State Level Findings - West Bengal

Report
Findings and Inferences from projectBRCC (West Bengal)
National Policy Forum
8th October 2012, New Delhi
Prithviraj Nath
CUTS Calcutta Resource Centre
[email protected]
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Overview of Pharmaceutical Sector
 The genesis of Indian pharmaceutical industry is always traced back to 1901 West
Bengal when scientist Acharya Prafulla Chandra Ray laid the foundation stones of
Bengal Chemical & PharmaceuticalWorks Ltd (BCPL).
 West Bengal saw the advent of many new pharmaceutical manufacturers during 1970s
with the advent of the Patents Act and also encouraging Industrial policy by Govt. Of
India.
 In 2005 product patent was first introduced and GMP was also introduced during this
time.
 West Bengal saw a gradual decline in numbers of manufacturing units from around
1100-1200 in early 90’s to 550 -600 in early 2000s to just around 166 at present.
(Source: Directorate of Drug Control,West Bengal)
 Most of the firms, around 120, are situated in and around Kolkata, around 40 firms are
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located in North & South 24 Parganas and the rest in other districts of West Bengal.
Overview of Healthcare Sector
 The growth in private healthcare started picking up since the 1990s and
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introduction of National Health Policy 2002(Govt. of India) and PPP policy
2006(Govt. of West Bengal) boosted it.
The total number of health units in the State is roughly around 2000 (leaving
out sub-centres) including both private and public units.
The number of private hospitals outnumber the public hospitals in the state by
more than triple, while the proportion of hospital beds show a absolute
reverse statistics with the government figures being more than double the
private counterparts.
The average number of private health care institutions (excluding physician’s
chambers) is 0.58 per 10,000 population in the municipal areas of West Bengal
Kolkata has emerged as the healthcare hub in eastern India with around 121
leading nursing homes and 63 large hospitals. There are roughly 188 diagnostic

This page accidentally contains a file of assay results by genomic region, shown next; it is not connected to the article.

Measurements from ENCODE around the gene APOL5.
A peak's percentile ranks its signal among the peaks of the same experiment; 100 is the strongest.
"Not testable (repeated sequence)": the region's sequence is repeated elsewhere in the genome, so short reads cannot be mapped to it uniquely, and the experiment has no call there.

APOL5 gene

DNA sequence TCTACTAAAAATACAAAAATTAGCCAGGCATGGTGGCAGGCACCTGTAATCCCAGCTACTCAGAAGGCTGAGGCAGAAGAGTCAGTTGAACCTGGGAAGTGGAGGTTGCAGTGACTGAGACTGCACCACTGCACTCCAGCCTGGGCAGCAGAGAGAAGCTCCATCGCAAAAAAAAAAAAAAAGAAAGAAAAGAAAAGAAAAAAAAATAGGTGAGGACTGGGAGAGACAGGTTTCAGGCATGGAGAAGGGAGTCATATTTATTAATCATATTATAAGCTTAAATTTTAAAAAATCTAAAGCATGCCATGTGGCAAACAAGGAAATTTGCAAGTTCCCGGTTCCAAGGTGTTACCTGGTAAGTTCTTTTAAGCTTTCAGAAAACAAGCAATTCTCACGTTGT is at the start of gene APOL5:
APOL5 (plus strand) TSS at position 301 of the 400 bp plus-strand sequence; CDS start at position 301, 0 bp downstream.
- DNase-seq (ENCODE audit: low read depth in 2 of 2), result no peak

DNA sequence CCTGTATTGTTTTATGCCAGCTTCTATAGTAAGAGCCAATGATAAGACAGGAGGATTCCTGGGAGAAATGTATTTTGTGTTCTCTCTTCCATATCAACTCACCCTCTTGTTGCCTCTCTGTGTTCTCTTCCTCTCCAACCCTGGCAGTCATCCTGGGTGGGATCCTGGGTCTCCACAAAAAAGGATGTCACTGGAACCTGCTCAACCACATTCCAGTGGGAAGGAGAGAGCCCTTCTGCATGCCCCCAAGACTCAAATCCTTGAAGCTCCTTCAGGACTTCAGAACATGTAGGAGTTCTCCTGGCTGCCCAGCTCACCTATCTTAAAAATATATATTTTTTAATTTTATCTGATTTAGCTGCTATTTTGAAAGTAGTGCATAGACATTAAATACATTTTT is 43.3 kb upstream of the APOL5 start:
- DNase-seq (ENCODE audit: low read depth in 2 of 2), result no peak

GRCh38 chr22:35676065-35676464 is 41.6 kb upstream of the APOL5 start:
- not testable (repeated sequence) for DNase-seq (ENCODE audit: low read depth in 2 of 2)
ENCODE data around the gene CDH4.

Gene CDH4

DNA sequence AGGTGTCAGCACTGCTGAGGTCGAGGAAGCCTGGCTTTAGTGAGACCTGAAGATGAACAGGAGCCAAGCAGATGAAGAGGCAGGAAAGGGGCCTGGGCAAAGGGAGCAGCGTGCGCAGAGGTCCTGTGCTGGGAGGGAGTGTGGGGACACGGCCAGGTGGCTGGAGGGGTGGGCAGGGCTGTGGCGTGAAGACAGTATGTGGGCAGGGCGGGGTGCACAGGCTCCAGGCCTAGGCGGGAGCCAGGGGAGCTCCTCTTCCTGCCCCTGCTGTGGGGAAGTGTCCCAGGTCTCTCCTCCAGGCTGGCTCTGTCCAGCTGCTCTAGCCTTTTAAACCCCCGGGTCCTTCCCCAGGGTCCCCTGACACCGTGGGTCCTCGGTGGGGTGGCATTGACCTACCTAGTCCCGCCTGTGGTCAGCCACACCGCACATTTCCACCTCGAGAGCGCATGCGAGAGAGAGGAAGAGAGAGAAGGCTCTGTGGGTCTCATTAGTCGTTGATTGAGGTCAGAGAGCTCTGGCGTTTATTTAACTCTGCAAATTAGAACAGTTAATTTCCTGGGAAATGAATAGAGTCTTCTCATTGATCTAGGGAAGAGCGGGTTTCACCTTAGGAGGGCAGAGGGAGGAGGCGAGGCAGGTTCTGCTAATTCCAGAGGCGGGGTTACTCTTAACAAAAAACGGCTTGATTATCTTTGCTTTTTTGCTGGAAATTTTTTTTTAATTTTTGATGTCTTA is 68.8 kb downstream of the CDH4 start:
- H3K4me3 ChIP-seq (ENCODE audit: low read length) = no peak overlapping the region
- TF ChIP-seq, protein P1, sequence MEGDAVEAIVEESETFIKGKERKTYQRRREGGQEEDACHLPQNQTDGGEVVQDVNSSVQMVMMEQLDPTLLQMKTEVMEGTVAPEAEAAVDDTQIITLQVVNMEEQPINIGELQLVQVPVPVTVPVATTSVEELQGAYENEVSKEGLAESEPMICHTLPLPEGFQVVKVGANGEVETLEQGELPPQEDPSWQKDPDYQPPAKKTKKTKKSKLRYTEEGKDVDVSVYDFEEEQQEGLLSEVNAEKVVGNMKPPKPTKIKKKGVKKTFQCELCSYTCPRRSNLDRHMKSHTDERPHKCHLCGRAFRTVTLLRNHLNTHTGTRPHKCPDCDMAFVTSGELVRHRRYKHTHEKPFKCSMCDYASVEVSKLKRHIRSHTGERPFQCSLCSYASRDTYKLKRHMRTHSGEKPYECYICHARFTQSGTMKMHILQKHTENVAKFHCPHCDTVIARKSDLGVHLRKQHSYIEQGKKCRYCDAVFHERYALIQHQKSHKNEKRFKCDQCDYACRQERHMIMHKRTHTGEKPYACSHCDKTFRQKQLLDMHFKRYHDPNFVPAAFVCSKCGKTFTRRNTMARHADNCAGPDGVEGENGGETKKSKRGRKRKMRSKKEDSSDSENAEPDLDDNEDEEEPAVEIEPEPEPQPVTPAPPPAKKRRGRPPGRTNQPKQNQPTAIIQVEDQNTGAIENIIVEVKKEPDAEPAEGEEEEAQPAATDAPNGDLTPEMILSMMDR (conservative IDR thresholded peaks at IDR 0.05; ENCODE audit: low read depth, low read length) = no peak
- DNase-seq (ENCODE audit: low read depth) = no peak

centres in and around Kolkata.
Other districts with appreciable presence of private healthcare are North &
South 24 Parganas, Howrah, Hooghly, Bardhaman and East & West Midnapur.
Methodology for the survey
 Sample Composition:
 Pharmaceuticals - 50
 Bulk drug manufacturers - 5
 Formulations – 45
 Private Hospitals ( 2:2:1 ratio was attempted) - 50
 Big Hospitals (more than 100 beds) - 22
 Medium Hospitals (30 -100 beds) - 16
 Small Hospitals (15-30 beds) – 12
 Medical Representatives - 40
 Sectoral Associations – 6
 Govt. Authorities and regulatory bodies-3
 Local Community – 6
 Prescriptions Analysed-305
 Research Tools: (a) Questionnaire Survey (b)Focus Group Discussion
 Districts covered: Kolkata, North & South 24 Parganas,Nadia,
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Bardhaman,Jalpaiguri,Siliguri,Howrah.
Macro Level issues influencing Business
Responsibility in the 2 sectors in the State
 Weak Regulatory Regime, more importantly the implementation thereof, to
address the issue of unethical business practices in the face of intense
competition.
 Stringent norms under GMP difficult for SME Pharmaceutical units –
Counter Competitive.
 Lack of an appropriate HR policy for MRs.
 Lack of proactiveness and mandate among Business Associations to promote
responsible business behaviour by their members.
 Government’s role was opined to be inadequate by many of the sectoral
associations.
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Evidence suggesting violation of ‘Business
Responsibility’ in the pharmaceutical sector
 Majority of pharmaceutical surveyed units don’t have
dedicated environment management department.
 Pharmaceutical firms are mostly not willing to fix salaries of
Medical representatives
 Low awareness on UCPMP, NVGs, etc. among
pharmaceutical units
 20 out of 50 pharmaceutical companies surveyed sponsor events
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like meeting, workshop, seminar etc for doctors.
 Medical Representatives (MR) said that gifts are given to doctors
though they may not ask for it
 Though many of the MRs were not forthcoming, some did agree
that there is a nexus between doctors and pharmaceutical firms.
Communities’ Voice
 Out of the 6 communities surveyed only 2 complained about
environmental problems.
 They experience health related problems like headache,
vomiting and the bad smell causes discomfort.
 Water bodies in the locality are also polluted.
 Weak monitoring and implementation and violation of
guidelines by pharmaceutical firms lead to such problems.
 The community members fight these issues jointly through local
club.
 Opined that industry should be located in special industrial
zone.
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Evidence suggesting violation of ‘Business Responsibility’ in
the private healthcare sector
On Regulations:
 Around 75% of the hospitals follow code of Optimal Healthcare
 Other guidelines like those on prescriptions, RUD, etc. are not so
religiously followed.
 Low awareness on UCPMP, NVGs, etc. among Hospitals
 Bigger hospitals seem slightly better off than medium and small hospitals
in this respect
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Prescription Analysis
 Auditable Prescription: 305
 Total number of complete prescription: 14
 Prescription not auditable: 22 (8 were illegible)
 Number of Drugs per prescription: 2.9
 Rational Prescription: 1.96 %
 Irrational Prescription: 98.03 %
 Prescription containing antibiotic: 26.55 %
 Prescription containing Analgesics: 27.54 %
 Average Costs per prescription per day: INR 55.00
 Most irrationally prescribed drugs were: